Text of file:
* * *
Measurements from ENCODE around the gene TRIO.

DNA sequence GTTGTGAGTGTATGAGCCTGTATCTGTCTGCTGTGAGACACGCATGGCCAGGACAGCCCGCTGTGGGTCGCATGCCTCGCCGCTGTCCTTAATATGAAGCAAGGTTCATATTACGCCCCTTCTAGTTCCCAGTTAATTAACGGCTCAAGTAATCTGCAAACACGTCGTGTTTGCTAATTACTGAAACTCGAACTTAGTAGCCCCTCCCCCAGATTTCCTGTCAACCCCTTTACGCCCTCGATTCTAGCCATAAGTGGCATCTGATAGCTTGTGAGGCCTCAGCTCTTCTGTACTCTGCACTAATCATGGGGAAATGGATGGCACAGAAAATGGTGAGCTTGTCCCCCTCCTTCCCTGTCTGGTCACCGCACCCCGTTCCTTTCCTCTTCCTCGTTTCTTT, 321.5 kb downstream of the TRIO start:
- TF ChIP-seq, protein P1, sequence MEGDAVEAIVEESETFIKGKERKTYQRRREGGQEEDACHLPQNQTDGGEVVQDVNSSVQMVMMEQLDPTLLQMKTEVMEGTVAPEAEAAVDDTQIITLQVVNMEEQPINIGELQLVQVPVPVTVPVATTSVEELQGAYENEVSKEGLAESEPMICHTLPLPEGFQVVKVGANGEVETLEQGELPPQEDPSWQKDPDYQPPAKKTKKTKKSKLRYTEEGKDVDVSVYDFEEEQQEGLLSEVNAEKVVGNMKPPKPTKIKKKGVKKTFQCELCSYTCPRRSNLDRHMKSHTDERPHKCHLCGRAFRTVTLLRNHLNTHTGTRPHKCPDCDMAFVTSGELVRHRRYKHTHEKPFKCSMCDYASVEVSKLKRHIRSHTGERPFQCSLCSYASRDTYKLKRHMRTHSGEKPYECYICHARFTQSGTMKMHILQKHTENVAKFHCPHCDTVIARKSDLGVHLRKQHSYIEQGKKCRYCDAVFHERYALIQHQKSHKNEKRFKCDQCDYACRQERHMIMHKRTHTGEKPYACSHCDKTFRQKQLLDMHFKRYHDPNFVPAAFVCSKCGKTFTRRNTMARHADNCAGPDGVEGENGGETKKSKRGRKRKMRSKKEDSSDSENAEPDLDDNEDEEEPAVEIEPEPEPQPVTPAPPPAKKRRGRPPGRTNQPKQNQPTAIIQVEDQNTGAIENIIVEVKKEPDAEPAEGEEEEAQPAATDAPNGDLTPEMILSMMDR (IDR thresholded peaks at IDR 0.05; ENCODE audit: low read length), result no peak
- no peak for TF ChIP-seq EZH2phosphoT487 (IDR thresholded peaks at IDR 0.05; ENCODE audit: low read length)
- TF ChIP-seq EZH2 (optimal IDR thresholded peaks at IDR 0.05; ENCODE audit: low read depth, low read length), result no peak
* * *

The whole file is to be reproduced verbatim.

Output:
Measurements from ENCODE around the gene TRIO.

DNA sequence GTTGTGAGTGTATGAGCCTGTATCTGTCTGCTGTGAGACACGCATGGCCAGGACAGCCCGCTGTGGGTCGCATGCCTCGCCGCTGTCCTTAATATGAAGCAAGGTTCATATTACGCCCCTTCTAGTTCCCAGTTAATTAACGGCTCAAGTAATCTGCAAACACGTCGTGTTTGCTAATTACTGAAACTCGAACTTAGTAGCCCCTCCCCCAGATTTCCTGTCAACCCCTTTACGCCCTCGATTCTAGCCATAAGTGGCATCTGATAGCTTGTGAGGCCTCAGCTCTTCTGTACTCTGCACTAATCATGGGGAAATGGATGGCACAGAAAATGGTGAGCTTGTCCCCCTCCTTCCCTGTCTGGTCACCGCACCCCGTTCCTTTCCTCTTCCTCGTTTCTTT, 321.5 kb downstream of the TRIO start:
- TF ChIP-seq, protein P1, sequence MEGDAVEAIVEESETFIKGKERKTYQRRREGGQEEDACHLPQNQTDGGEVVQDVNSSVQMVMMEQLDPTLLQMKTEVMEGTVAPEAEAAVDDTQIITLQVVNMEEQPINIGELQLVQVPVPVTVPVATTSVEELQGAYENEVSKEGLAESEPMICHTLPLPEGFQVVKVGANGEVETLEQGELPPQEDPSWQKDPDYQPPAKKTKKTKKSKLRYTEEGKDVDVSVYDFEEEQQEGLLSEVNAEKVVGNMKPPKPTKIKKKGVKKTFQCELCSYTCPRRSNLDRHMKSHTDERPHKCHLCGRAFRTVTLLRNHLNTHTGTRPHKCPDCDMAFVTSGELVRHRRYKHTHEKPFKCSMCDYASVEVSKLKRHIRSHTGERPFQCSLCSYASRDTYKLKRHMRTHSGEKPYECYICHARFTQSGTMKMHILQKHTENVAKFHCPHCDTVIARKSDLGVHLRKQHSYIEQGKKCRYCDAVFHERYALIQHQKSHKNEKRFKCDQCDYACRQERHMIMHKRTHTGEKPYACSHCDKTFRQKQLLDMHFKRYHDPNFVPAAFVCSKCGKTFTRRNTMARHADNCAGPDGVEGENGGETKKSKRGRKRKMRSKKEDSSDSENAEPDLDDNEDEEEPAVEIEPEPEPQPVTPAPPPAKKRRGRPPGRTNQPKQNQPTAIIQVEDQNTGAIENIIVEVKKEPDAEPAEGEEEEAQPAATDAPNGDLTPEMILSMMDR (IDR thresholded peaks at IDR 0.05; ENCODE audit: low read length), result no peak
- no peak for TF ChIP-seq EZH2phosphoT487 (IDR thresholded peaks at IDR 0.05; ENCODE audit: low read length)
- TF ChIP-seq EZH2 (optimal IDR thresholded peaks at IDR 0.05; ENCODE audit: low read depth, low read length), result no peak